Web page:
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I don’t claim to know how she feels. I never will. Even as a junior higher in a neighborhood and school where I was the minority, I will never have the experiences and be able to relate to the way people make my daughter feel on a daily basis. But I can say that the taste I experienced for 31 days while living in Uganda gave me a perspective I hope I never forget. In Uganda I looked different. I stood out. I was stared down with questioning eyes by every person that passed by me. I felt untrusted and guilty. I was quoted different prices and given less customer service than a person of the common race. They make Tshirts about my skin tone. They even made Tshirts in response to those race naming shirts to laugh at how common the generality of them really are. In Uganda I am a Mzungu. I am white. I didn’t fit in visually and I was made to feel like I didn’t belong. There were days when I would keep my eyes to the ground so I didn’t have to face the stares that felt like accusations. I would walk and try not to notice all the people stopping in their tracks to catch a glimpse and make assumptions about who I am b/c of what skin color I had.

A 28 hour plane trip later the roles have changed.
Little Rock is the capital of Arkansas and has a rich history of Civil Rights issues. It has a diverse culture and is a blended community. Our neighborhood even has almost every race represented within a block area. But even still she stands out. Not b/c she is black but b/c she is black in a white family. If she were walking along with other African people, no one would notice. But with us she gets stares, murmurs and questions. She is too young to notice or care at this point but I pray she will have the confidence to handle this issue with grace some day. I would hate for her to walk down the street trying to avoid the idea that people are looking and making assumptions about her b/c of what skin color she has and how it is different then ours. She isn’t some sequel to the movie “Blindside,” but a story all her own. She is special, beautiful and the same kind of different as me.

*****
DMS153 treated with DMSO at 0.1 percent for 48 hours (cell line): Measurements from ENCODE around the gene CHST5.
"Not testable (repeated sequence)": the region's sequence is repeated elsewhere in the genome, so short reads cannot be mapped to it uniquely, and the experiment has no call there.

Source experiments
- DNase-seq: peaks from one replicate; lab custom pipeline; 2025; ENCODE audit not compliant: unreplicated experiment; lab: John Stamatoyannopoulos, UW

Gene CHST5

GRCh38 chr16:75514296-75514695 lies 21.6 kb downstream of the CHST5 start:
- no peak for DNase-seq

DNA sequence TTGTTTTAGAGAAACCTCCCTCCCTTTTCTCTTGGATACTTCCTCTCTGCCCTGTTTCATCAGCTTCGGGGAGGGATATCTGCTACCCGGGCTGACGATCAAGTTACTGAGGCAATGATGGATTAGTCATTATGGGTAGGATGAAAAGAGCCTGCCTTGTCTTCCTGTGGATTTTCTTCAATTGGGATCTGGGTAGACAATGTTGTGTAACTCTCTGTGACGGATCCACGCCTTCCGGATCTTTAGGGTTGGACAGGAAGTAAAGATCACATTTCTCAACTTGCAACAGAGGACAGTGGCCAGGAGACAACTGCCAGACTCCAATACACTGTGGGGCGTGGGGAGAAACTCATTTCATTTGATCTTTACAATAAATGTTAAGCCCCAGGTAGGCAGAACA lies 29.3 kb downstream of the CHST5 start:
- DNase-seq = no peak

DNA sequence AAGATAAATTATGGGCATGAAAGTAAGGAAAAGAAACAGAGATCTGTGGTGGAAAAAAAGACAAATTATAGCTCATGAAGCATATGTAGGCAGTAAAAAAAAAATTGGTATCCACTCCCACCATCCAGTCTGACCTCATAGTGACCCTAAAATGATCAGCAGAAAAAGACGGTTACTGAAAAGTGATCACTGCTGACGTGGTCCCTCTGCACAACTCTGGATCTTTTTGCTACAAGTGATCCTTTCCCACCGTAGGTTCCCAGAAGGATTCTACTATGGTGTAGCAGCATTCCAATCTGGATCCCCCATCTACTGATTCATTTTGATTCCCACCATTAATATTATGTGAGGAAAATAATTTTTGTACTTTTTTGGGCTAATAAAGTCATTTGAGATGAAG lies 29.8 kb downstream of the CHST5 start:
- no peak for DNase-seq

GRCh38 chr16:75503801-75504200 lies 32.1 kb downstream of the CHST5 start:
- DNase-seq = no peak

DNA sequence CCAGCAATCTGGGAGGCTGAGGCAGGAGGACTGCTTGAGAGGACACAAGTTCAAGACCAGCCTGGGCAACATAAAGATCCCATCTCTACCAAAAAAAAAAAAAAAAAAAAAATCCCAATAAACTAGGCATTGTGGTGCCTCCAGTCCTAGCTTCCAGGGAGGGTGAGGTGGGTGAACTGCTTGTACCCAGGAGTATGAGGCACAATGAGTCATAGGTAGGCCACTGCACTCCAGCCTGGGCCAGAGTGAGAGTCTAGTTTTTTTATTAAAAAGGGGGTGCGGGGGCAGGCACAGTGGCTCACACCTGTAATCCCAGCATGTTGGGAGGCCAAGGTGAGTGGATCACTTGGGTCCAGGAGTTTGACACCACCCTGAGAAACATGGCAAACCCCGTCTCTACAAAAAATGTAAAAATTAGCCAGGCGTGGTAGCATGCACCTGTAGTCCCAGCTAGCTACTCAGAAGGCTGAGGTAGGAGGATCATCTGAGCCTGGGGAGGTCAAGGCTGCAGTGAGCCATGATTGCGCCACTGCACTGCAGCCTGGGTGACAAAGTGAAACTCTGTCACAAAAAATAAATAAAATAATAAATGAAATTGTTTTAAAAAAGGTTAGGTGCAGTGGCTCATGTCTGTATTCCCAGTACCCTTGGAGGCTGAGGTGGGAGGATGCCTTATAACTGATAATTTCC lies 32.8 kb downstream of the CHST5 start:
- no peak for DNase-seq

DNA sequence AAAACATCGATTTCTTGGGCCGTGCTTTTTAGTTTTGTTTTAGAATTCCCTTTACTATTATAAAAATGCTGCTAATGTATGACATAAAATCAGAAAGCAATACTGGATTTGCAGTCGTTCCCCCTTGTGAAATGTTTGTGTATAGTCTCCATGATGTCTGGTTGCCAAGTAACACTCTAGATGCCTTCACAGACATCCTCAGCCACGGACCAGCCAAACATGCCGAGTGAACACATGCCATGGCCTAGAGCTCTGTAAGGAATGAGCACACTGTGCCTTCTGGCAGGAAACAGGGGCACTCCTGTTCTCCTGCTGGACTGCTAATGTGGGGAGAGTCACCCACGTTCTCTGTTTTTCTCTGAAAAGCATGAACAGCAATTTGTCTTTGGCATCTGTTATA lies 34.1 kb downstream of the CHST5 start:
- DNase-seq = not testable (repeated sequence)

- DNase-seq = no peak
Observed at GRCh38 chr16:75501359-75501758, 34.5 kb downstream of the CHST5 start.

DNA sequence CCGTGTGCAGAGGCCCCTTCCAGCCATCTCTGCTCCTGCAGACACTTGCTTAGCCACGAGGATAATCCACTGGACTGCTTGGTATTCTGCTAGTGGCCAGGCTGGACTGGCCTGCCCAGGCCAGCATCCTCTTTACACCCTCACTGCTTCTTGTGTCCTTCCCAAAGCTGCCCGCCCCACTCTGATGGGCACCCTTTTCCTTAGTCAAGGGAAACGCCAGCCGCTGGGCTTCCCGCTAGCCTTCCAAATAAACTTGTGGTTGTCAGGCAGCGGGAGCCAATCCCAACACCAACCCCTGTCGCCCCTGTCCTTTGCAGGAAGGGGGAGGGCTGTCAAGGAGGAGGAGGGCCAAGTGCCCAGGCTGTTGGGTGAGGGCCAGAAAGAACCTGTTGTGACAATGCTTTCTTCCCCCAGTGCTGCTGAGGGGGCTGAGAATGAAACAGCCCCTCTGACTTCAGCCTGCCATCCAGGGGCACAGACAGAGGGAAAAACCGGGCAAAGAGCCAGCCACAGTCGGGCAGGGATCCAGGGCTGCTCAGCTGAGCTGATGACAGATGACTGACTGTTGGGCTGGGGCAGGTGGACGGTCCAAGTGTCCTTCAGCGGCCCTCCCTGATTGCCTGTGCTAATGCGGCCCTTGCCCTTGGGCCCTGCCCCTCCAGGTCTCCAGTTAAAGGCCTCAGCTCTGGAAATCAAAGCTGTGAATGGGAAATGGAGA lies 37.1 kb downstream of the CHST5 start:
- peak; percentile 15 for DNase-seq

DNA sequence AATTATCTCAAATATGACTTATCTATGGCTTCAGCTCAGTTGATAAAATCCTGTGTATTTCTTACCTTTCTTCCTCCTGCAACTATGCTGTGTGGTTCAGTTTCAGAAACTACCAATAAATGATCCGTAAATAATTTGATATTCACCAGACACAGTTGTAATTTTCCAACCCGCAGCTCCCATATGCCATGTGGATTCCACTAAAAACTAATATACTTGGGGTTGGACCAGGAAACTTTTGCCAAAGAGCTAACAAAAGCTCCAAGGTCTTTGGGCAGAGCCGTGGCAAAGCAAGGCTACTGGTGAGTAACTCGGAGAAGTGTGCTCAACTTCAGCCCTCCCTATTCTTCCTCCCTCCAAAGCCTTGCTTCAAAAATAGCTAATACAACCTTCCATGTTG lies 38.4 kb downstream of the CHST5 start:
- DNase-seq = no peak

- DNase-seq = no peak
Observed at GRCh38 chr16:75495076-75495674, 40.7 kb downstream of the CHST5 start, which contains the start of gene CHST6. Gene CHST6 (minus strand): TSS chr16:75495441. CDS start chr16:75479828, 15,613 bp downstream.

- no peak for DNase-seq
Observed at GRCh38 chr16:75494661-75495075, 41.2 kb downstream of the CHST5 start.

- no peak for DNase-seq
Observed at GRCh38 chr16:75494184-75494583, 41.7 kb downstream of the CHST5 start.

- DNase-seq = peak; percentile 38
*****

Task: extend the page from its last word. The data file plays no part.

The purpose in waiting

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In case you haven’t been following my blog for long, for the purpose of this post you should know that my family is in the middle of adopting internationally. While I have technically been in the process since June 2009, this dream was placed in my heart in 1997. Needless to say I have been waiting a long time for this promise to be fulfilled. Sure I’ve had a lot of steps to take in the midst of the waiting but it has always felt like waiting….a distracted waiting but still waiting. Well most of the distractions have been intentionally pushed to the side in my life over the last few months so the waiting has become really intense and focused. Nothing shakes my thoughts from the reality that my daughter is not home. I wake up thinking about it, spend the day thinking about it, and try to sleep while thinking about it. Its a hole in my life. It takes everything I have to not collapse in a puddle of tears periodically throughout the day.

But as I seek God daily it is confirmed in my heart that I do not lack faith in the depth of my waiting. I know God is the author of this process and I trust that how He has it planned, it will come to be but that doesn’t make the waiting hurt any less. I don’t see this waiting as something God is doing TO me, but as God doing something IN and THROUGH me. I am reminded during these long periods of waiting that getting to where God wants me to go isn’t as important to Him as becoming who God wants me to be in the process. Am I uncomfortable with His timeline? YES! Do I wish God’s calendar was more like mine? YES! But all this waiting reminds me of how powerless I really am. And the more powerless I feel, the more dependent I become on a power beyond myself. Like Pete Wilson says in his book PLAN B, “This waiting may be the most important something you can and need to do.” So while I may feel, and look, like a weak and wounded believer during this waiting, I know that as I become weaker, He becomes stronger and that is all that matters.